As part of those agreements, the state of Oklahoma sold steeply discounted hunting and fishing licenses to the Cherokee and Choctaw nations, charging the tribes just $2 per combined hunting-fishing license for Cherokee and Choctaw citizens, compared to $42 for most other adults. In exchange, the tribes agreed to purchase a set number of licenses each year. The Cherokee Nation agreed to purchase 150,000 licenses per year while the Choctaw Nation agreed to purchase 50,000 per year. The state benefit came from increased federal funding that is tied, in part, to the number of licenses sold annually.

However, Stitt has noted both tribes failed to live up to their obligations and never purchased the minimum number of licenses promised in the compact.

The Cherokee Nation fell an estimated 284,708 cumulative licenses short, costing the state of Oklahoma more than $12.3 million.

The Choctaw Nation fell 152,967 cumulative licenses short, costing the state of Oklahoma more than $5.1 million.

At the same time, Stitt is also fighting in court to restrict the impact of the U.S. Supreme Court’s ruling in McGirt v. Oklahoma, which held that the Muscogee (Creek) Nation’s reservation was never formally disestablished for purposes of the federal Major Crimes Act. As a result, whenever a crime involves a mix of Indian and non-Indian criminals and victims, neither state nor tribal officials can prosecute most of those crimes and those crimes are instead handled by federal law enforcement officials. State law enforcement report the vast majority of cases shifted to the federal government go unprosecuted.

The ruling has since been expanded to include the reservations of the Choctaw, Chickasaw, Cherokee, Seminole, and Quapaw, meaning the restrictions on law-enforcement authority now cover nearly half of Oklahoma.

Tribal officials have repeatedly declined to engage with Stitt regarding McGirt problems, even though many of the crime victims most harmed by McGirt are tribal citizens.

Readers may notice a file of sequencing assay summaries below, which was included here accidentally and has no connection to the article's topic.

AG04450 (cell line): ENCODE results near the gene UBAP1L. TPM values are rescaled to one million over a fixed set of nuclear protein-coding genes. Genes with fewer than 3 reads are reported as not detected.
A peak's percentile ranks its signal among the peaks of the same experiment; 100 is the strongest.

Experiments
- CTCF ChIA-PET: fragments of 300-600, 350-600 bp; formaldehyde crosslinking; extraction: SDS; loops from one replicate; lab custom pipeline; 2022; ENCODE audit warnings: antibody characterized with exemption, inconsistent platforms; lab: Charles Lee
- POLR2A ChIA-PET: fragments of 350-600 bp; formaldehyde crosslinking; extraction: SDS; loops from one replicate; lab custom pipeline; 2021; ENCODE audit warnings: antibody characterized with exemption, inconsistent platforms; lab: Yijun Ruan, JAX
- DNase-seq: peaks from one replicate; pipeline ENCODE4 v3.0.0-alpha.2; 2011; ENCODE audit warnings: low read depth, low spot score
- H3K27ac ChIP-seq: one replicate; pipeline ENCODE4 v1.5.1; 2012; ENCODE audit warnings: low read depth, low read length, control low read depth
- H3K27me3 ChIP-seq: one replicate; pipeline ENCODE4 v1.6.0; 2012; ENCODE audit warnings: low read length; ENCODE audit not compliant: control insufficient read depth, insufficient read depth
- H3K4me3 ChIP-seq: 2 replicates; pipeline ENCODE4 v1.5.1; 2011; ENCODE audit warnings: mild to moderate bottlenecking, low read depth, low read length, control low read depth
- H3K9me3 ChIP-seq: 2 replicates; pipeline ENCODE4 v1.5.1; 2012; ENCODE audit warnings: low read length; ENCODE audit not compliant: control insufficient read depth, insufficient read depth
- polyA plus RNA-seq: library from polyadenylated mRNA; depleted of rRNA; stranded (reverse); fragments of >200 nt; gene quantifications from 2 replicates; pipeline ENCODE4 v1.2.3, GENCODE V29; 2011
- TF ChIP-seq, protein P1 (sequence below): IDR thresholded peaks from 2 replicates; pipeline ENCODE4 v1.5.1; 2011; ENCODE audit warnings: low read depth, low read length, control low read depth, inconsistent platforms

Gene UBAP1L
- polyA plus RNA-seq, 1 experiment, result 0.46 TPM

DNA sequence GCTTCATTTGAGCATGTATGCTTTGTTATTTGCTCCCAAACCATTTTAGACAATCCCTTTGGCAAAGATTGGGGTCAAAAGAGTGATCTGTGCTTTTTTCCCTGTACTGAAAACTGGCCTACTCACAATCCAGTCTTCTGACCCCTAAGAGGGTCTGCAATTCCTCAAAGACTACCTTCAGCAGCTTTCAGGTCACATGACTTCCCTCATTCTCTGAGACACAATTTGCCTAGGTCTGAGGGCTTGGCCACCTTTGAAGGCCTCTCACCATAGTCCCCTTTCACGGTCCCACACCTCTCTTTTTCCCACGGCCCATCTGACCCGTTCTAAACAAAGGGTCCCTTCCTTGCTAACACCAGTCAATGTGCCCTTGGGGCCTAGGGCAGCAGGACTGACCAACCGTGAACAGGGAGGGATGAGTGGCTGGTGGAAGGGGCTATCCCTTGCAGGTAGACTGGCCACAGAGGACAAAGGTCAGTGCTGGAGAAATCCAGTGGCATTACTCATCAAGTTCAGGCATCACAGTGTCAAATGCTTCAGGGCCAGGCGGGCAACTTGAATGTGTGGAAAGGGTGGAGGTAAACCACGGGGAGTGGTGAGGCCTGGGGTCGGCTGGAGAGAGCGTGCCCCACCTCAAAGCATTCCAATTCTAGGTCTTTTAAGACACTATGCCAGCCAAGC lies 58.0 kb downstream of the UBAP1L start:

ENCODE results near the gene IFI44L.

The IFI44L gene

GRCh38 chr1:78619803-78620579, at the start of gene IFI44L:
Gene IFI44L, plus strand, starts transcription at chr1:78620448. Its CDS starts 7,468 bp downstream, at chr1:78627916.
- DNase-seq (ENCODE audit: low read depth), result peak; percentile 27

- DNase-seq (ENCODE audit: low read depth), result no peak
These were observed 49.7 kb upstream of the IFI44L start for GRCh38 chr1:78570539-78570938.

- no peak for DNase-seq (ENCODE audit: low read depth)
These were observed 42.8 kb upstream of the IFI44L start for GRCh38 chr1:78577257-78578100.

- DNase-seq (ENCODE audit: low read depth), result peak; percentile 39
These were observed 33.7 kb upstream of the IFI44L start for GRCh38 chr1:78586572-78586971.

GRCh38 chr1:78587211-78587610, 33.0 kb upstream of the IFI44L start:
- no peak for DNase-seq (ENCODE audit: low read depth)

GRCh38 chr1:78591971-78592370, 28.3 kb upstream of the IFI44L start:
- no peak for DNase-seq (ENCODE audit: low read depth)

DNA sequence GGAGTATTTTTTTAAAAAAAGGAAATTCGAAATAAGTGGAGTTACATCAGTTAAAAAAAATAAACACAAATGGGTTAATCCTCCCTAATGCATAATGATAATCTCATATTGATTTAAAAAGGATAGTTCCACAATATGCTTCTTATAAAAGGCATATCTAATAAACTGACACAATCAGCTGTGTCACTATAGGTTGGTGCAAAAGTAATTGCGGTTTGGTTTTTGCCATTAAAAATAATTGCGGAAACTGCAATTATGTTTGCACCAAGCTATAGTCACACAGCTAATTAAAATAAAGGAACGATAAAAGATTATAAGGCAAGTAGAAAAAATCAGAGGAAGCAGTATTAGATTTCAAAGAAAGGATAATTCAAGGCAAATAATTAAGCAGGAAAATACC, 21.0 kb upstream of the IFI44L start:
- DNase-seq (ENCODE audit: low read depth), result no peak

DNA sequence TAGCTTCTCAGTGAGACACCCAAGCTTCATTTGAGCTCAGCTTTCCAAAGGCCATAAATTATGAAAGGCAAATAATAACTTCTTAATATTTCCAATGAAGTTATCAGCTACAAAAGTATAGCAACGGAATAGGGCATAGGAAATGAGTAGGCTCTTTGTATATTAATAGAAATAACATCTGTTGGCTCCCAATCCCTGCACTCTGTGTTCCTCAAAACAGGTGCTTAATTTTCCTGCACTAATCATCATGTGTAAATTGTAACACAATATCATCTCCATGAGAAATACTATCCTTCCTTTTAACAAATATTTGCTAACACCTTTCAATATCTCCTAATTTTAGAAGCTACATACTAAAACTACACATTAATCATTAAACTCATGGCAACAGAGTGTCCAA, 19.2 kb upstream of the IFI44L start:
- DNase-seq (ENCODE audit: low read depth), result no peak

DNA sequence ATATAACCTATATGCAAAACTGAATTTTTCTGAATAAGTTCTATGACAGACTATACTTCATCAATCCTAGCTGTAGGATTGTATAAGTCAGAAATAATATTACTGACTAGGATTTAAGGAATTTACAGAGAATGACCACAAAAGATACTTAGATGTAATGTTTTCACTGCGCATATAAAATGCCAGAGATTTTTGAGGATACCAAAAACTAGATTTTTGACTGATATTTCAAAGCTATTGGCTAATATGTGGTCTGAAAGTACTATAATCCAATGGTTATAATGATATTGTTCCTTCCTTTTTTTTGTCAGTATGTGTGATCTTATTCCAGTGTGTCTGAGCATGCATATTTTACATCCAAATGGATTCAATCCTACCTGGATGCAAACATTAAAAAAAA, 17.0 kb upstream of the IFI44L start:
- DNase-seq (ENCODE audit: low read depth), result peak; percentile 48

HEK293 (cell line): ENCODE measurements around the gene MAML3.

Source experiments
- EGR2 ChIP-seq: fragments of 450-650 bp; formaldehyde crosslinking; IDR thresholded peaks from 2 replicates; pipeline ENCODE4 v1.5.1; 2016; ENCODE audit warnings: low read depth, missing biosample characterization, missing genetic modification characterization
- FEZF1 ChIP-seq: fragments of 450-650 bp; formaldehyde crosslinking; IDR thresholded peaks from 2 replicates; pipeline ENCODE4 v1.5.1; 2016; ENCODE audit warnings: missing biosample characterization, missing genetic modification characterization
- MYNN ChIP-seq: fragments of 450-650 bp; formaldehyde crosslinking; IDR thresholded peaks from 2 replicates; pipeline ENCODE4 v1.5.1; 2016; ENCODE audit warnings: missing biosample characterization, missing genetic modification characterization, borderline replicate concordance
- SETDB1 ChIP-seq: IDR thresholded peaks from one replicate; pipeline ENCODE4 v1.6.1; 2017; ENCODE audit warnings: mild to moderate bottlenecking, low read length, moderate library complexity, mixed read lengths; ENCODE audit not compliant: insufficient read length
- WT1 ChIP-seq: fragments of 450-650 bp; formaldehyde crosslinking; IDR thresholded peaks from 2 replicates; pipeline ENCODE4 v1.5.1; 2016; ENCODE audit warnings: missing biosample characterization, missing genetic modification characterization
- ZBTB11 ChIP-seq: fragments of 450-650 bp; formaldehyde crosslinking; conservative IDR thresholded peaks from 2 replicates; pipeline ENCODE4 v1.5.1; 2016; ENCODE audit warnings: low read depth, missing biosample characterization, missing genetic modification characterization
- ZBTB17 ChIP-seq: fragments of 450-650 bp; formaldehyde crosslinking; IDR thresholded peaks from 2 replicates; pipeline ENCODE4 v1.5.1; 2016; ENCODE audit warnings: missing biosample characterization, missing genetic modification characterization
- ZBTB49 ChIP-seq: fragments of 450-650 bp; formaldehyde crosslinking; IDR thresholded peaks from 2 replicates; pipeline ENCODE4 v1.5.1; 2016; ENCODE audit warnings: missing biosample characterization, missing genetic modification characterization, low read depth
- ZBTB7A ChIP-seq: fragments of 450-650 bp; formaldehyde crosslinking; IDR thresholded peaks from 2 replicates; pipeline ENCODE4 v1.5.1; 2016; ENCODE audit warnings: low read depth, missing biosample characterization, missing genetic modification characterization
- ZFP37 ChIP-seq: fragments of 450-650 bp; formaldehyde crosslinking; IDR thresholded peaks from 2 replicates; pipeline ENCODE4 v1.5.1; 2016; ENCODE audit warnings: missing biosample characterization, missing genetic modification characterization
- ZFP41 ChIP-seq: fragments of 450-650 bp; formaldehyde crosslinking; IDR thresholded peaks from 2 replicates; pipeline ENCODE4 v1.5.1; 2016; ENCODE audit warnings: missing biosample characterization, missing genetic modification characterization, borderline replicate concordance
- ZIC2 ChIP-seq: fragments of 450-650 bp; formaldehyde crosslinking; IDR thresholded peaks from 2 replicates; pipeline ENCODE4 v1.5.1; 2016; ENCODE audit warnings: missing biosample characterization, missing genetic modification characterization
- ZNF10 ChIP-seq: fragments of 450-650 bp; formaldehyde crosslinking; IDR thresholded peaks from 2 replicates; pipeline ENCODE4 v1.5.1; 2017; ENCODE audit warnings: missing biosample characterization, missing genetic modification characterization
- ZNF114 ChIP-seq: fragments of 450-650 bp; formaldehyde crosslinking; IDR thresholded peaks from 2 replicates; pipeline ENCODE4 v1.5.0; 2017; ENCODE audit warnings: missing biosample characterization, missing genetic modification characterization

Stitt also previously argued that state-tribal gaming compacts should be renegotiated, noting the rates paid by Oklahoma tribes—4 percent to 6 percent on slot machines—are far below the rates in other states. Tribal officials rejected those efforts and ultimately prevailed in court. That fight occurred even as many Oklahoma tribes were seeking to enter other state markets where they will pay much higher rates, often between 20 percent and 50 percent.

Ray Carter Director, Center for Independent Journalism

Ray Carter

Director, Center for Independent Journalism

Ray Carter is the director of OCPA’s Center for Independent Journalism. He has two decades of experience in journalism and communications. He previously served as senior Capitol reporter for The Journal Record, media director for the Oklahoma House of Representatives, and chief editorial writer at The Oklahoman. As a reporter for The Journal Record, Carter received 12 Carl Rogan Awards in four years—including awards for investigative reporting, general news reporting, feature writing, spot news reporting, business reporting, and sports reporting. While at The Oklahoman, he was the recipient of several awards, including first place in the editorial writing category of the Associated Press/Oklahoma News Executives Carl Rogan Memorial News Excellence Competition for an editorial on the history of racism in the Oklahoma legislature.